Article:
Raymond Keene

Ranked #217 on the list Best Chess Player of All Time

5.00
Based on 1 votes

About Raymond Keene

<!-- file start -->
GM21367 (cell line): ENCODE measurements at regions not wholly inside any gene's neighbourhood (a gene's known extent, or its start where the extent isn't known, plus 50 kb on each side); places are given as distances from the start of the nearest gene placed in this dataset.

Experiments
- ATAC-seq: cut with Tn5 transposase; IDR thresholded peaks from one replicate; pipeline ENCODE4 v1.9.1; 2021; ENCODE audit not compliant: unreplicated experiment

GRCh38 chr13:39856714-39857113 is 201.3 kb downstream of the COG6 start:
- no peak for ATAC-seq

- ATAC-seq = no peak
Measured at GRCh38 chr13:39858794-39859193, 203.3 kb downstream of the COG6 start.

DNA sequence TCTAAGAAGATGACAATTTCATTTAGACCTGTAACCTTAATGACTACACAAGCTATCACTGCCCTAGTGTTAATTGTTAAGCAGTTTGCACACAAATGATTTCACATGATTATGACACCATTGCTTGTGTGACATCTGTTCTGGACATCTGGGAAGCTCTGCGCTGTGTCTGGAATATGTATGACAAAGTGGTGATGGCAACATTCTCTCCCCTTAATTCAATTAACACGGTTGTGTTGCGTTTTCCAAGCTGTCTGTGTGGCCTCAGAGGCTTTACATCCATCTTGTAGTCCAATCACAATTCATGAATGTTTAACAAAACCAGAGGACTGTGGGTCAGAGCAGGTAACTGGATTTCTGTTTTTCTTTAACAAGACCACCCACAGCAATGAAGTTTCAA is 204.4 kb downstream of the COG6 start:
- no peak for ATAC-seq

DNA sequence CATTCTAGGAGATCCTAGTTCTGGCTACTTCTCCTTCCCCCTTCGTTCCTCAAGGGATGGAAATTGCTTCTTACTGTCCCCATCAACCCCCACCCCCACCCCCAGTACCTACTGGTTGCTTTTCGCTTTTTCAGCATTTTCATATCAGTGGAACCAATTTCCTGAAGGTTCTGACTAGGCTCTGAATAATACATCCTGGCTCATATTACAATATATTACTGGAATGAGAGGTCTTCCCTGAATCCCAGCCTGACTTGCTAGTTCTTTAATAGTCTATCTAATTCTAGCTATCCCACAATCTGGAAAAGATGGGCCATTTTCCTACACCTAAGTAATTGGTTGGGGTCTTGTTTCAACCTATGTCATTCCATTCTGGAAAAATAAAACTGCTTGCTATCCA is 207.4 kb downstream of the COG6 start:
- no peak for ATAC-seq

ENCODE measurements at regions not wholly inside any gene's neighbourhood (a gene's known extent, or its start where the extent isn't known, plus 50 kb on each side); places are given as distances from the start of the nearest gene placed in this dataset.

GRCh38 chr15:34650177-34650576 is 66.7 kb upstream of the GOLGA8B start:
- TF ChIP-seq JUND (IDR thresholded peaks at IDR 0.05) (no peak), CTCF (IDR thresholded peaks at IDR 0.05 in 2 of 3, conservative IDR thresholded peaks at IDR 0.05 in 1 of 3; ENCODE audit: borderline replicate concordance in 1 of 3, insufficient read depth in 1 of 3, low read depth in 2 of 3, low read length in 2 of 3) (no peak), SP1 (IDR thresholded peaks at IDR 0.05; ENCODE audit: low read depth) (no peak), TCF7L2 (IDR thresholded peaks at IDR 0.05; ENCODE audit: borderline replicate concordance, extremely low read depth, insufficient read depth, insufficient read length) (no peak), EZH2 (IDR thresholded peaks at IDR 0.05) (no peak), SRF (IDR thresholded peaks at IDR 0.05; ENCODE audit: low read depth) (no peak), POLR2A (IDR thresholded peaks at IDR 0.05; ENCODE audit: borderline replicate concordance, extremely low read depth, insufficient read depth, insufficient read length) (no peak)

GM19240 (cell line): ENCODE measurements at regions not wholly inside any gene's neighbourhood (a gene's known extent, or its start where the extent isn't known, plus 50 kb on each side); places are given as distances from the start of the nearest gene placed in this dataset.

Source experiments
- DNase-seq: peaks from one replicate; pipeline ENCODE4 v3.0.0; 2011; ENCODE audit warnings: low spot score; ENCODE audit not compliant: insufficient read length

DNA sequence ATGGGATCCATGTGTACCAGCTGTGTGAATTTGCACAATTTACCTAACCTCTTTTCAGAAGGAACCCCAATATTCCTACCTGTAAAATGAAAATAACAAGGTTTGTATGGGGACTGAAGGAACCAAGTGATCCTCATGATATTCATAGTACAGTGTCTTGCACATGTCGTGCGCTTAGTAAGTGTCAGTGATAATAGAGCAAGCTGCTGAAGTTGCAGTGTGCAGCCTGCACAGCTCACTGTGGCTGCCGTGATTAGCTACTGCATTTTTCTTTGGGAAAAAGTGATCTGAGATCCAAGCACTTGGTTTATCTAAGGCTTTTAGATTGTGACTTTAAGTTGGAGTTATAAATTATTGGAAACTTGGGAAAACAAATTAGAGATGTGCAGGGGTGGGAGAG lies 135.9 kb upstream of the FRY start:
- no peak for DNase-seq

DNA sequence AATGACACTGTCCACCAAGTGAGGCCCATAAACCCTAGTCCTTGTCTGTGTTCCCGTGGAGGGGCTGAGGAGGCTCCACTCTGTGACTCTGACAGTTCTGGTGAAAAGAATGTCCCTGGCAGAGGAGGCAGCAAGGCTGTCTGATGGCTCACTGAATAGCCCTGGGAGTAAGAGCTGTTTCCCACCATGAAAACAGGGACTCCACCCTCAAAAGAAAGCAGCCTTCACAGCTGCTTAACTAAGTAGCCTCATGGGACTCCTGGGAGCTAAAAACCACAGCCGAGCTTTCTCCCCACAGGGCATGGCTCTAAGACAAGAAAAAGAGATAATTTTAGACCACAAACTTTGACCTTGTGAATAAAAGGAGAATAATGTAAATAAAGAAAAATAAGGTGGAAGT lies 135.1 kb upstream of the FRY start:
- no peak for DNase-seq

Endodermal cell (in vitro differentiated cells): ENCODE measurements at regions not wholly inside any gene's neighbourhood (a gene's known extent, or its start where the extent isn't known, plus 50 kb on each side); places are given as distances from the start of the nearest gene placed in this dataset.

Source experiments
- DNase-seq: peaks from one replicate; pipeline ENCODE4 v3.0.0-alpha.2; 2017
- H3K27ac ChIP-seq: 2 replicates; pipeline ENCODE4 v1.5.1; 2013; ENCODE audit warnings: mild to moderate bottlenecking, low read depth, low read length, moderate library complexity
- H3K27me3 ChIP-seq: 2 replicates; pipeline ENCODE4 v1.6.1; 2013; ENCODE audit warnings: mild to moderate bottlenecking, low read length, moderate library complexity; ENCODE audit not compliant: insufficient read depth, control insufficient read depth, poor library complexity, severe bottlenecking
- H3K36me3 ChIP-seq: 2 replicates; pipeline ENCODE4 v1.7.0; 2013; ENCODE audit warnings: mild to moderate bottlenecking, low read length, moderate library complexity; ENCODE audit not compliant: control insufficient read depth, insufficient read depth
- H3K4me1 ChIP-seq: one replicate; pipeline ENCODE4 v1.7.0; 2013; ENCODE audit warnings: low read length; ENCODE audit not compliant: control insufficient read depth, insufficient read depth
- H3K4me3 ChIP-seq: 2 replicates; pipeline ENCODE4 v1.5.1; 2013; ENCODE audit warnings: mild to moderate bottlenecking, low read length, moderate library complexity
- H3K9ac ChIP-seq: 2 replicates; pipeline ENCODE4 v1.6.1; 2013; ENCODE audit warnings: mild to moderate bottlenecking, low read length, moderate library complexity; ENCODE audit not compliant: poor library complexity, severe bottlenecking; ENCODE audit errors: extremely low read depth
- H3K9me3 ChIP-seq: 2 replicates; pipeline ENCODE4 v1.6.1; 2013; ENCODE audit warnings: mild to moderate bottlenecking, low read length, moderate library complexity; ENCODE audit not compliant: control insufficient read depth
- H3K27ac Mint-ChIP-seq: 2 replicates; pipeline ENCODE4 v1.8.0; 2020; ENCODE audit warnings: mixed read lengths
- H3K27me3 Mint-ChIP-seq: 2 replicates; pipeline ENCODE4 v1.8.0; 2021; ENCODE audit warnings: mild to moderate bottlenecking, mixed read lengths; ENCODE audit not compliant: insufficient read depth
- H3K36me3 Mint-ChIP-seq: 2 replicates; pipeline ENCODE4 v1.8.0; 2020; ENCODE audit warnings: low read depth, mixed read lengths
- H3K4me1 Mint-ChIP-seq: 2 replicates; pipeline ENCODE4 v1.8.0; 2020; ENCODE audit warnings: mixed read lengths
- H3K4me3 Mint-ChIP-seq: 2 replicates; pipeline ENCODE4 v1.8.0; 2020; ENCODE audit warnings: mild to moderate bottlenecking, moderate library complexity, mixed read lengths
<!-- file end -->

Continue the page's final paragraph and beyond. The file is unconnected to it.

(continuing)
Raymond Dennis Keene OBE (born 29 January 1948) is an English chess Grandmaster, a FIDE International Arbiter, a chess organiser, and a journalist and author. He won the British Chess Championship in 1971, and was the first player from England to earn a Grandmaster norm, in 1974. In 1976 he became the second Englishman, following Tony Miles, to be awarded the Grandmaster title. He represented his country in eight Chess Olympiads. Keene retired from competitive play in 1986 at the age of thirty eight, and is now better known as a chess organiser, columnist and author. He was involved in organising the 1986, 1993 and 2000 World Chess Championships; and the 1997, 1998 and 1999 Mind Sports Olympiads; all held in London. He has been chess correspondent of The Times since 1985, and is a prolific author, having written over 100 books on chess. He was appointed an Officer of the Order of the British Empire (OBE) for services to chess in 1985. Keene is a controversial figure in the chess world, and has had disputes with figures such as Tony Miles, Viktor Korchnoi, John Donaldson and David Levy. His business dealings, and the quality of some of his chess books, have also been

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